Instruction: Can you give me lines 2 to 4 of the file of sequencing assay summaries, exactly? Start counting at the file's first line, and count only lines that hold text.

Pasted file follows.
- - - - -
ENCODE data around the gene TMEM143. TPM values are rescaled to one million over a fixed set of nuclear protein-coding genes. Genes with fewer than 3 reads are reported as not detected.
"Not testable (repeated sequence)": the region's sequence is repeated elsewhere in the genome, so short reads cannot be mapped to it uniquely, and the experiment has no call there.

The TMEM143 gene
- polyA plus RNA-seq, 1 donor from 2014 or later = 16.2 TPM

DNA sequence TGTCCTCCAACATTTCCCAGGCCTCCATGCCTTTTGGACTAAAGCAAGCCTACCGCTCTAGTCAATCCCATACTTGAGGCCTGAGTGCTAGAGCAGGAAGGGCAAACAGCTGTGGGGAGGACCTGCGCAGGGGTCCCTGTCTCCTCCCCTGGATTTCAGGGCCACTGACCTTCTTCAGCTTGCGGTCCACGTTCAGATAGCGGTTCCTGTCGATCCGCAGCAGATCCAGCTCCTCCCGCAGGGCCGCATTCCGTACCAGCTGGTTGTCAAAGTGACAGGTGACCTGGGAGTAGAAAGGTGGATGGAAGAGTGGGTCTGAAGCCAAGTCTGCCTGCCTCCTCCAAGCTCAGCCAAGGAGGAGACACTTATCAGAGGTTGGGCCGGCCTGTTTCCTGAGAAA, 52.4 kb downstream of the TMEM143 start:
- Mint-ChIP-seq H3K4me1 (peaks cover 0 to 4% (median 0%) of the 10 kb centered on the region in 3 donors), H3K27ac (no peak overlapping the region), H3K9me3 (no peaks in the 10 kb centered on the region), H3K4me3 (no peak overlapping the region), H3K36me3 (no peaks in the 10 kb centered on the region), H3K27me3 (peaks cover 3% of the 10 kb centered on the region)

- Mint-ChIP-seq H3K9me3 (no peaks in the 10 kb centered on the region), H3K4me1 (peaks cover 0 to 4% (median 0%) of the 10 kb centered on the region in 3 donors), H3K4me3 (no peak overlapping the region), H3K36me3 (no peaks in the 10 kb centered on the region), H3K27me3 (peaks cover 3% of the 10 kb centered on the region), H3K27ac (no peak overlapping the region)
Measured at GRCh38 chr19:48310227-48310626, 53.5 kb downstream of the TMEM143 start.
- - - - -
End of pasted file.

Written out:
"Not testable (repeated sequence)": the region's sequence is repeated elsewhere in the genome, so short reads cannot be mapped to it uniquely, and the experiment has no call there.

The TMEM143 gene
- polyA plus RNA-seq, 1 donor from 2014 or later = 16.2 TPM